Wednesday, May 27, 2009

Sweet Graphic

From Good Magazine comes this cool graphic summarizing the progress and regress of states on marriage equality. Sheer info eye candy.


hat tip: Joe.My.God.

Tuesday, May 26, 2009

Thoughts on the California Supreme Court's Decision

I'm sure everyone is familiar with the decision handed down by the Supreme Court of California upholding Proposition 8 and simultaneously stating that the ~18,000 legal gay and lesbian marriages performed last year will stay just that: legal marriages. While this is not the decision I would have liked the Court to make, my sense is that it is perhaps the best decision they could have made. (Disclaimer: I am a legally ignorant layperson in the Midwest. I am not trained in law, much less the law of the California; heck, I don't even know how to get a driver's license in California.)

Proposition 8 was approved by 52% of the people of California. The constitution of that state does permit amendments based solely on majority vote of the people. Do I think that is a dumb policy? Hell, yes. But does my opinion of the policy change anything? Hell, no. The Court essentially made the same statement about its own opinion in its decision published today:
In a sense, petitioners' and the attorney general's complaint is that it is just too easy to amend the California Constitution through the initiative process. But it is not a proper function of this court to curtail that process; we are constitutionally bound to uphold it.
One measure that might be used to justify the claim that California's constitution is too easy to amend is to compare the number of times it has been amended with that of other states whose constitutions require more than popular majority to be changed. My husband recently pointed out that, while the constitution of his home state of Iowa has been amended only 36 times since 1857, the constitution of California has been amended "500 times by referendum and about 40 times by initiatives since its adoption in 1879." That means California's constitution is changed an average of 4.1 times each year--roughly 17.8 times as fast as Iowa's constitution, which has changed at a rate of 0.23 amendments per year..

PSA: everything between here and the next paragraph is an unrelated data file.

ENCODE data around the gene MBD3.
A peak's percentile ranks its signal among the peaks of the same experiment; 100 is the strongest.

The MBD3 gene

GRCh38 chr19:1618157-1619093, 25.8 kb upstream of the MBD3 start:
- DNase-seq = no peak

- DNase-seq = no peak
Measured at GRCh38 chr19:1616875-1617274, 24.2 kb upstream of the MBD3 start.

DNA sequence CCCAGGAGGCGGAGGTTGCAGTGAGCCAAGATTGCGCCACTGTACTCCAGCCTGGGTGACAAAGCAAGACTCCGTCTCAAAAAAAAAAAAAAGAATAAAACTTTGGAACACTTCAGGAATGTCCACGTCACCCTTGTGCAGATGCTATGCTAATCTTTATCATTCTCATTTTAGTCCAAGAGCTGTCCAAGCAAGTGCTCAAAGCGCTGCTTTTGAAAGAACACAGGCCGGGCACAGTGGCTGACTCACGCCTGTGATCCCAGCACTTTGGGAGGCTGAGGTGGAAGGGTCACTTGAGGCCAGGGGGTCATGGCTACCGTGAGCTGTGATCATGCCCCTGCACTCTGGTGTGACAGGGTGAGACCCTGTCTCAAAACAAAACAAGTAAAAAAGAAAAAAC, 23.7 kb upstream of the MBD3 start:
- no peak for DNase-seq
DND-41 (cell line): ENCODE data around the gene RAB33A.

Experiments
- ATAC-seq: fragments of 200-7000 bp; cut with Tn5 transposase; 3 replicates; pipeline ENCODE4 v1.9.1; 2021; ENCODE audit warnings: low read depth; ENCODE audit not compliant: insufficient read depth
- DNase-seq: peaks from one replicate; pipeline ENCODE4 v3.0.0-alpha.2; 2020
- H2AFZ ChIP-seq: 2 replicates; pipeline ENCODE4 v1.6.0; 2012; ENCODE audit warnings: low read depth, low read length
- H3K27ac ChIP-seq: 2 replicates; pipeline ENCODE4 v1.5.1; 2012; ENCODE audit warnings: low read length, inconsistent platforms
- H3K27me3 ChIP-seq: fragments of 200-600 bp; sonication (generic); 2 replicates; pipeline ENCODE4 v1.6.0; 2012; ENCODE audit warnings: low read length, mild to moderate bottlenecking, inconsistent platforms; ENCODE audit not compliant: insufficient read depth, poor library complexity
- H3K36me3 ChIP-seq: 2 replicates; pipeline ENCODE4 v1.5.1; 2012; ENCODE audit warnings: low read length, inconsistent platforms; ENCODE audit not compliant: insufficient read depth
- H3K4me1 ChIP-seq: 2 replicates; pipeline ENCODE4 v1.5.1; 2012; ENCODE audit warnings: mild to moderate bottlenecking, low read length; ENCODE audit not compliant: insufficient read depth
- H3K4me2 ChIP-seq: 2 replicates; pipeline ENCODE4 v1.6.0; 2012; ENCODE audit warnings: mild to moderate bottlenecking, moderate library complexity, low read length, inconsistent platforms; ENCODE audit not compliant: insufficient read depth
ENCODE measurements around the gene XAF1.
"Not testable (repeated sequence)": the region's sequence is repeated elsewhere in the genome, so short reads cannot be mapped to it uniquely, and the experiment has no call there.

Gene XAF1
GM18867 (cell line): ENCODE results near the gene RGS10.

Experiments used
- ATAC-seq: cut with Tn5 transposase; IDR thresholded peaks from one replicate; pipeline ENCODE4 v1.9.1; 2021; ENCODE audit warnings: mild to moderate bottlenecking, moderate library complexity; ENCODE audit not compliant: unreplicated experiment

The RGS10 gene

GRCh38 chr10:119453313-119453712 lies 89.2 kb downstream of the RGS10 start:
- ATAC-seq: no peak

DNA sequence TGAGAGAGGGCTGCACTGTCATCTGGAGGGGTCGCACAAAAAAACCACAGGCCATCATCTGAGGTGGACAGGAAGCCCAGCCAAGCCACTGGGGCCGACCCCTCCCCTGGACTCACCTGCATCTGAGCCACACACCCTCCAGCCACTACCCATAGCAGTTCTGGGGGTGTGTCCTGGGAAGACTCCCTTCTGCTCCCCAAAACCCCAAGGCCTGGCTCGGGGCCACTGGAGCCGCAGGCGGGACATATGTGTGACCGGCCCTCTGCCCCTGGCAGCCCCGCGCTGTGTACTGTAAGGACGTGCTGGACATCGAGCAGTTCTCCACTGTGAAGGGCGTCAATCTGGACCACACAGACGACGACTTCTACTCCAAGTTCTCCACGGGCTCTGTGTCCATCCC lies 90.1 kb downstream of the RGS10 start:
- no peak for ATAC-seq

I'll be interested to see if the legacy of Prop 8 will include more than just the unprecedented surge of support for gay marriage we have seen this year--perhaps it will spark an additional change in California--one that will make the constitutional amendment process more thoughtful and deliberative than the present system.

Congrats to all the married California couples who will stay that way. And to the couples waiting to be married--I hope their wait will be a short one. I fully expect that one of the several amendments Californians will make to their constitution in 2010 will be a repeal of Prop 8 and a popular embrace of full marriage equality.

I'll close with a beautiful montage I found online today. Gotta love the photos in this--I expect the campaign for Prop #? in 2010 will include many more adorable couples such as these :-)



hat tips: Joe.My.God., More Musings on Christianity, Homosexuality, and the Bible, and the man I love

Thursday, May 21, 2009

Huh!? Wha!? Illinois "absolutely expected" to pass civil unions NEXT WEEK!?

So I knew a bill that, if passed, would legalize civil unions in Illinois had made it through committee this spring. But I was caught completely off guard by this article in today's Washington Blade stating expectations that the bill will pass the legislature next week.

Huh? Wha? Wow! That came out of nowhere!

I'll confess I feel a little jaded and cynical about this though. Similar bills have surfaced in our legislature the past three years, but have never come to the floor for a vote. Sounds like this one may, though. We'll see.

If it did pass--oh my goodness! C and I would be legal at home and not just when we're on vacation visiting his family in Iowa or friends in D.C.!

So here's hoping :-)

hat tip: Joe.My.God.

Monday, May 18, 2009

Joe's Most Popular Post

Each time someone comments on this blog, I receive an email. Usually one of my blog entries will have 0-3 responses. One of my blog entries far outshines the others as receiving the most comments. But it's probably not what you would expect.

I wrote the blog entry in November of 2007. Since that time, 68 comments have been posted to the blog. And counting. I get a few each week.

Check it out.

Interesting, huh?

Gallup: Majority of Americans Pro-Life

Here's a topic I rarely (if ever) have addressed on this blog: abortion. Every year since 1995, the Gallup organization has polled Americans for their opinion on abortion. This year marks the first time in the history of the poll that the majority of respondents (and, by statistical projection, the majority of Americans) identified themselves as pro-life.

Spoiler Delay Alert: I'm gonna withhold discussion of my personal beliefs on this issue until the end of this post.

My first reaction to seeing the graph at left was to think this must be some kind of statistical fluke. However, Gallup has presented a detailed breakdown of the respondents that shows this sudden swing in majority opinion is actually due to several underlying trends that have played out for years. For instance, liberal opinions on abortion have changed very little (if at all) since 2000, while conservatives are trending more and more pro-life as the years have passed. Moderates, on the other hand, have oscillated back and forth.